Music was the path to financial independence for this Indian woman

The World

Tritha Sinha is a woman who's always known exactly what she wants. "I always wanted to be free and not depend on my father for pocket money or eventually my boyfriends or brother and that sort of thing," she says.

Sinha is the driving force behind the New Delhi- and Paris-based band Tritha Electric.  She grew up in Kolkata and says, in India, the women around her weren't all that happy. They were stiffled. "I had seen tears on faces of my aunts or mother, or just teachers randomly at school — and that made me feel that something is just not right."

Music, Tritha Sinha says, was her way out — a ticket to financial independence and liberation. 

Tritha Sinha backstage at WOMEX '15 in Budapest

April Peavey

That independent streak started at a very young age. 

Tritha Sinha was only 5 when she started singing. 

She paid her way through college by singing in Bollywood movies. But singing songs written by other people wasn't enough. Oh no, she needed to write her own songs and front her own band.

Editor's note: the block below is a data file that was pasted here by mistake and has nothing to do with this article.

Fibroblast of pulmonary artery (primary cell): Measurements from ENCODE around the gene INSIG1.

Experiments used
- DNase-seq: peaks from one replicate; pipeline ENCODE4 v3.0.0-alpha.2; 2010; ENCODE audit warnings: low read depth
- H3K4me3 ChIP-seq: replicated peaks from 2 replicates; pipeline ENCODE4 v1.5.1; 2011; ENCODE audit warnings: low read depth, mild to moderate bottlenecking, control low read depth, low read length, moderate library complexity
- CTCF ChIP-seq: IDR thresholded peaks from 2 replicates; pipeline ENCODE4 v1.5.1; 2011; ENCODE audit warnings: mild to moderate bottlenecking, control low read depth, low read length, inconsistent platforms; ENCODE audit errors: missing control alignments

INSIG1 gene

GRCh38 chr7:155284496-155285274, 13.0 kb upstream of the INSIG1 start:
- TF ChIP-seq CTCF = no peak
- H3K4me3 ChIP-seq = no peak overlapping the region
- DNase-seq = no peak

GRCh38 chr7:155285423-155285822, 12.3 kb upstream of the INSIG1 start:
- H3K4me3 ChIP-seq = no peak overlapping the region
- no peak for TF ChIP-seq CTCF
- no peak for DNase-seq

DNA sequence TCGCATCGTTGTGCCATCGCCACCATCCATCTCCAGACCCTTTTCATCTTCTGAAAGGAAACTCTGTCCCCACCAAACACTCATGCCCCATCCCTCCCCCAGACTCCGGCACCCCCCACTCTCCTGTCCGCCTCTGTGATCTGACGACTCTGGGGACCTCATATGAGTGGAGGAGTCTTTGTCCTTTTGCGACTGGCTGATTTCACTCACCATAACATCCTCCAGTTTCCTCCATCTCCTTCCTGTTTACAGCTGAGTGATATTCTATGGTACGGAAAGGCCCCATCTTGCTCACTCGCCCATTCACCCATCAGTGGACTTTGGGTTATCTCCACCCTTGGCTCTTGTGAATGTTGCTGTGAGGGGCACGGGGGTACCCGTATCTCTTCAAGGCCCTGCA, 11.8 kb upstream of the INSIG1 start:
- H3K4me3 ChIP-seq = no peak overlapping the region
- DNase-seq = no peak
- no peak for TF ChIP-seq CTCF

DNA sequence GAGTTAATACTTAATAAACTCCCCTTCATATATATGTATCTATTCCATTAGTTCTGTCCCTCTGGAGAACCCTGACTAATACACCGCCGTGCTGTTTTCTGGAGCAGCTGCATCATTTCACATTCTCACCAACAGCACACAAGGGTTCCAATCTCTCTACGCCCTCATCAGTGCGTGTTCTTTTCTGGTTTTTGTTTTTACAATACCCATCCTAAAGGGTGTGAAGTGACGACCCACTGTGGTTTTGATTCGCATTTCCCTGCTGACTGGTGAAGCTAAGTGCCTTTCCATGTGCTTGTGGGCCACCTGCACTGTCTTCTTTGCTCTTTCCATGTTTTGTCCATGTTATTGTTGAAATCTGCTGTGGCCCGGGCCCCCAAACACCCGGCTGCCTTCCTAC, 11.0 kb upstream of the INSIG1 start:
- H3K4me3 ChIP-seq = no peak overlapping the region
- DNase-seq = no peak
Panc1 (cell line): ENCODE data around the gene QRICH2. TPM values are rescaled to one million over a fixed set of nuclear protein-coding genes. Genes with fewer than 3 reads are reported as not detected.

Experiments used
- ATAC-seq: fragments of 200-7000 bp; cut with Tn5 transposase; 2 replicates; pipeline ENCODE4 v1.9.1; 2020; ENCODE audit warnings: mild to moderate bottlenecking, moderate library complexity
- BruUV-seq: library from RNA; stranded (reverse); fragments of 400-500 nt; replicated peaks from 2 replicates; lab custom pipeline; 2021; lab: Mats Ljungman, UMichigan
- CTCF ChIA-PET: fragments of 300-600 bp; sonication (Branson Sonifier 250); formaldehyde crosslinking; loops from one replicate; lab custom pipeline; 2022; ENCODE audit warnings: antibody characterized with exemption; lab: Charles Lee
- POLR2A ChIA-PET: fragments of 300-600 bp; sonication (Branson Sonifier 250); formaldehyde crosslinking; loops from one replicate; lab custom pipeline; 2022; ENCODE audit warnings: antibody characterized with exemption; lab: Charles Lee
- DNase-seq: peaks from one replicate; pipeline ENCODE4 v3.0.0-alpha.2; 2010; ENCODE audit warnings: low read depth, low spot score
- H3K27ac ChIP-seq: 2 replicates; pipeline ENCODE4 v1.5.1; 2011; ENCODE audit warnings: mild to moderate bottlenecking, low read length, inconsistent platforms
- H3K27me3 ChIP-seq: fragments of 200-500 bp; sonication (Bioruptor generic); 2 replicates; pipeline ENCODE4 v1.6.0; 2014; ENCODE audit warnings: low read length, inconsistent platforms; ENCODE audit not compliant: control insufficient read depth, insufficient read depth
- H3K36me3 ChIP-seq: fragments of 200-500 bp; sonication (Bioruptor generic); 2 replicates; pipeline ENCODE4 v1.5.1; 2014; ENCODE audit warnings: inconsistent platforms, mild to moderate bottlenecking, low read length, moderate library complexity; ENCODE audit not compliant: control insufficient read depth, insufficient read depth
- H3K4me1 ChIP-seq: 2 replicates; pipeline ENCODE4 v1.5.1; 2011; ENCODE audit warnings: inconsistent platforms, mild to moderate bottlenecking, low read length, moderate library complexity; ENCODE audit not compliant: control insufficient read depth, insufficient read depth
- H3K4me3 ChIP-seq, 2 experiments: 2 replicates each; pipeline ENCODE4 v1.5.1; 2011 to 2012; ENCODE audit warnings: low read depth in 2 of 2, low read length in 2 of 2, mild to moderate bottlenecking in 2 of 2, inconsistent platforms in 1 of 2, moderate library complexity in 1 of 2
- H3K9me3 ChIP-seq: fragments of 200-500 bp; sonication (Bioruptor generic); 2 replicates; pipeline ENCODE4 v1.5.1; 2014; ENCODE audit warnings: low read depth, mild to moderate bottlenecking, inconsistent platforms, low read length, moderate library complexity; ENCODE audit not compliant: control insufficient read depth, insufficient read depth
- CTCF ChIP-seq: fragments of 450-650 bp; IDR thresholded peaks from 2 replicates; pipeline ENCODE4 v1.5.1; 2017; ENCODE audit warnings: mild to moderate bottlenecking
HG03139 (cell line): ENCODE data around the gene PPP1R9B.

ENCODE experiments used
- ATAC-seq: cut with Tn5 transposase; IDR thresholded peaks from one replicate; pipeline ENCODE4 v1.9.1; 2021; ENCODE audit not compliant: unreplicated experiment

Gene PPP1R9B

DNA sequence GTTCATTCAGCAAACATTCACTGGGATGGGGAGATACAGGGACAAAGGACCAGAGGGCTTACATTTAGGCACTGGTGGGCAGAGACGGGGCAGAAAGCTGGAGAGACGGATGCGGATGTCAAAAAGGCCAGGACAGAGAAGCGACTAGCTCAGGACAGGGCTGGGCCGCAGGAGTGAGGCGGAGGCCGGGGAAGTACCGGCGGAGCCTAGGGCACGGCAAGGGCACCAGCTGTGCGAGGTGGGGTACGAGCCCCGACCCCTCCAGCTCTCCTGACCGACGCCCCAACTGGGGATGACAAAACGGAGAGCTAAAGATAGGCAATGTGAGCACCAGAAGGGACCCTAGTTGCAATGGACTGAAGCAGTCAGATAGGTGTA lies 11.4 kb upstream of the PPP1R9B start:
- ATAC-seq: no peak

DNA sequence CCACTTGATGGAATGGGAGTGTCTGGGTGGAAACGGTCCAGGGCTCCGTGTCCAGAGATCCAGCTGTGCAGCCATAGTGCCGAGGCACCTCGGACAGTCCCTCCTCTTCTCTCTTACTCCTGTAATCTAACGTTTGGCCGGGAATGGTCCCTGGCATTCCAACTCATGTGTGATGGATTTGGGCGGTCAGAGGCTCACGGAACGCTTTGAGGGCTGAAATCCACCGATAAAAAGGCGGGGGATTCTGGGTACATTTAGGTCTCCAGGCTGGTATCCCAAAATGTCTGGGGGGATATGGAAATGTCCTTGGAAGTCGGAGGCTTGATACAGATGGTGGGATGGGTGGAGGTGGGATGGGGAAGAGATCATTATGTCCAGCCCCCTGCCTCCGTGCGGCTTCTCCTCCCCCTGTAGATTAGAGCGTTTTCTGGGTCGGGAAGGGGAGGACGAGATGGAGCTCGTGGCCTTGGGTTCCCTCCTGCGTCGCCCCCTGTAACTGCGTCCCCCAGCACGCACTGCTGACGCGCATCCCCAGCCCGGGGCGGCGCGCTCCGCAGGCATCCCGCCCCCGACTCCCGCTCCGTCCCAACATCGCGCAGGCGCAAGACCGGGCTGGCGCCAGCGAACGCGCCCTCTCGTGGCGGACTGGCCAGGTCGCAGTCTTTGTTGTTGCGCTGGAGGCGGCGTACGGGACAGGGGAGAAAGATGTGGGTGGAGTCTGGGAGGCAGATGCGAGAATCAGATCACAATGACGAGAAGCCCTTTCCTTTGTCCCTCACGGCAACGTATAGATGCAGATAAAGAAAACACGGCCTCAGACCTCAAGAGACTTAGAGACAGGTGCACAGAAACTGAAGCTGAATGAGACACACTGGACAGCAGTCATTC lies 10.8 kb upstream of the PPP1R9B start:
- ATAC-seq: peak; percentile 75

That's where Tritha Electric comes in. 

Sinha calls it ethno-punk music.

The ethno part is a nod to her classical Indian musical roots and the punk, she says, helps her express the struggles of being an independent woman in India today. 

Tritha Electric's latest album is called Pagli. That means "crazy woman" in Bengali. And the songs on it tell the story of a woman who feels confined by tradition. But she breaks the rules and finds freedom. Much like Tritha Sinha herself.

She says, "To discover freedom sometimes we need to go through very crazy moments or insanity sometimes to just realize what is freedom or how important freedom can be for our individual deep inner selves. And that really opened the door of my independent musical life."

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